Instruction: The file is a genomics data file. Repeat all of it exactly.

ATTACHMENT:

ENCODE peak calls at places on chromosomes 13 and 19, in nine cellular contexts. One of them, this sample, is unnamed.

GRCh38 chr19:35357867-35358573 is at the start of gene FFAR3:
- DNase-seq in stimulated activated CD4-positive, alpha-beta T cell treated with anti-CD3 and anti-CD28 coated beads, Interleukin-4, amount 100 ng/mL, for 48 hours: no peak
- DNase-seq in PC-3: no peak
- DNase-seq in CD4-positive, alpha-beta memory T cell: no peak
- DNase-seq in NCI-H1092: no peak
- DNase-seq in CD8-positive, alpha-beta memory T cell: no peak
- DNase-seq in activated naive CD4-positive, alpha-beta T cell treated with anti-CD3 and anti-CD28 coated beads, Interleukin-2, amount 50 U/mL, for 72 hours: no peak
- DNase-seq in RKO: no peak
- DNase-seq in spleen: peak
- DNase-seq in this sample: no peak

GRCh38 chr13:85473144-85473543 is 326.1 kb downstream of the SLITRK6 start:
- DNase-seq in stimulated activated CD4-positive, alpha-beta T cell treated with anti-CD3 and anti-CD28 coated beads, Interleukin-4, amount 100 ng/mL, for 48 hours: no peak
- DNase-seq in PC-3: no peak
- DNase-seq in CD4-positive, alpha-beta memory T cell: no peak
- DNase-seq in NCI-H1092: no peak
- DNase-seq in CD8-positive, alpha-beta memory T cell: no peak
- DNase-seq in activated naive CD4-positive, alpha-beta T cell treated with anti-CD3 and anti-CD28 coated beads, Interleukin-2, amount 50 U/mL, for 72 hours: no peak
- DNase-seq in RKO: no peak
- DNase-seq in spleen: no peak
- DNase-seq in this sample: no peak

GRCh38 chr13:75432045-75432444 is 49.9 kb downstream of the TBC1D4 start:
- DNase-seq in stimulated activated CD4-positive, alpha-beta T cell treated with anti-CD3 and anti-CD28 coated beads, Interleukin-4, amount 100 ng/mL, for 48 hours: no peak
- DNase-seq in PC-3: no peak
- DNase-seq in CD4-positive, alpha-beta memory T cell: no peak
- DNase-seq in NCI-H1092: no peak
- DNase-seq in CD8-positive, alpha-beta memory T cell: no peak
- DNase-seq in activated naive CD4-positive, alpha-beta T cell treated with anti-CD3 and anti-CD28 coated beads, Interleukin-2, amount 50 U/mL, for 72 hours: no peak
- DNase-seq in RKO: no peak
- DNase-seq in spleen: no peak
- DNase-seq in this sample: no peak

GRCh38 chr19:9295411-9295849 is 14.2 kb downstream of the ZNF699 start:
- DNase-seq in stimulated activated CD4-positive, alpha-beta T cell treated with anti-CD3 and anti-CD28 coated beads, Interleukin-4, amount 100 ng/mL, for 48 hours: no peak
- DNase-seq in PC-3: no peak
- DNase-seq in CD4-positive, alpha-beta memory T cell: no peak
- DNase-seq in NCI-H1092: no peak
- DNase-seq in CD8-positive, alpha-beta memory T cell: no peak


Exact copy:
ENCODE peak calls at places on chromosomes 13 and 19, in nine cellular contexts. One of them, this sample, is unnamed.

GRCh38 chr19:35357867-35358573 is at the start of gene FFAR3:
- DNase-seq in stimulated activated CD4-positive, alpha-beta T cell treated with anti-CD3 and anti-CD28 coated beads, Interleukin-4, amount 100 ng/mL, for 48 hours: no peak
- DNase-seq in PC-3: no peak
- DNase-seq in CD4-positive, alpha-beta memory T cell: no peak
- DNase-seq in NCI-H1092: no peak
- DNase-seq in CD8-positive, alpha-beta memory T cell: no peak
- DNase-seq in activated naive CD4-positive, alpha-beta T cell treated with anti-CD3 and anti-CD28 coated beads, Interleukin-2, amount 50 U/mL, for 72 hours: no peak
- DNase-seq in RKO: no peak
- DNase-seq in spleen: peak
- DNase-seq in this sample: no peak

GRCh38 chr13:85473144-85473543 is 326.1 kb downstream of the SLITRK6 start:
- DNase-seq in stimulated activated CD4-positive, alpha-beta T cell treated with anti-CD3 and anti-CD28 coated beads, Interleukin-4, amount 100 ng/mL, for 48 hours: no peak
- DNase-seq in PC-3: no peak
- DNase-seq in CD4-positive, alpha-beta memory T cell: no peak
- DNase-seq in NCI-H1092: no peak
- DNase-seq in CD8-positive, alpha-beta memory T cell: no peak
- DNase-seq in activated naive CD4-positive, alpha-beta T cell treated with anti-CD3 and anti-CD28 coated beads, Interleukin-2, amount 50 U/mL, for 72 hours: no peak
- DNase-seq in RKO: no peak
- DNase-seq in spleen: no peak
- DNase-seq in this sample: no peak

GRCh38 chr13:75432045-75432444 is 49.9 kb downstream of the TBC1D4 start:
- DNase-seq in stimulated activated CD4-positive, alpha-beta T cell treated with anti-CD3 and anti-CD28 coated beads, Interleukin-4, amount 100 ng/mL, for 48 hours: no peak
- DNase-seq in PC-3: no peak
- DNase-seq in CD4-positive, alpha-beta memory T cell: no peak
- DNase-seq in NCI-H1092: no peak
- DNase-seq in CD8-positive, alpha-beta memory T cell: no peak
- DNase-seq in activated naive CD4-positive, alpha-beta T cell treated with anti-CD3 and anti-CD28 coated beads, Interleukin-2, amount 50 U/mL, for 72 hours: no peak
- DNase-seq in RKO: no peak
- DNase-seq in spleen: no peak
- DNase-seq in this sample: no peak

GRCh38 chr19:9295411-9295849 is 14.2 kb downstream of the ZNF699 start:
- DNase-seq in stimulated activated CD4-positive, alpha-beta T cell treated with anti-CD3 and anti-CD28 coated beads, Interleukin-4, amount 100 ng/mL, for 48 hours: no peak
- DNase-seq in PC-3: no peak
- DNase-seq in CD4-positive, alpha-beta memory T cell: no peak
- DNase-seq in NCI-H1092: no peak
- DNase-seq in CD8-positive, alpha-beta memory T cell: no peak